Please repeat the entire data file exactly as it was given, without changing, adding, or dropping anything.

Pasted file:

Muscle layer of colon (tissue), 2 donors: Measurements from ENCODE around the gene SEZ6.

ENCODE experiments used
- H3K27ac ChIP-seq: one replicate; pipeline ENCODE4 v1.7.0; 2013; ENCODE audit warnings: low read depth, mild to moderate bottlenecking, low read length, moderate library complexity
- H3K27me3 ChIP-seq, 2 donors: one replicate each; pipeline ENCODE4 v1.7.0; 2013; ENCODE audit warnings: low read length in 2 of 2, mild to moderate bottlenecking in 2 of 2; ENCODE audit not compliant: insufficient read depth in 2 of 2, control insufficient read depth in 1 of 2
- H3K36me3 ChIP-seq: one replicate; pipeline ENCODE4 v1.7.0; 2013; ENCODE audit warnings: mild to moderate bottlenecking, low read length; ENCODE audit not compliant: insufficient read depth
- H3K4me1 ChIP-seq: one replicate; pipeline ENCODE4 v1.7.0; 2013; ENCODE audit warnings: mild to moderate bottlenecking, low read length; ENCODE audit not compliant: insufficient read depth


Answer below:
Muscle layer of colon (tissue), 2 donors: Measurements from ENCODE around the gene SEZ6.

ENCODE experiments used
- H3K27ac ChIP-seq: one replicate; pipeline ENCODE4 v1.7.0; 2013; ENCODE audit warnings: low read depth, mild to moderate bottlenecking, low read length, moderate library complexity
- H3K27me3 ChIP-seq, 2 donors: one replicate each; pipeline ENCODE4 v1.7.0; 2013; ENCODE audit warnings: low read length in 2 of 2, mild to moderate bottlenecking in 2 of 2; ENCODE audit not compliant: insufficient read depth in 2 of 2, control insufficient read depth in 1 of 2
- H3K36me3 ChIP-seq: one replicate; pipeline ENCODE4 v1.7.0; 2013; ENCODE audit warnings: mild to moderate bottlenecking, low read length; ENCODE audit not compliant: insufficient read depth
- H3K4me1 ChIP-seq: one replicate; pipeline ENCODE4 v1.7.0; 2013; ENCODE audit warnings: mild to moderate bottlenecking, low read length; ENCODE audit not compliant: insufficient read depth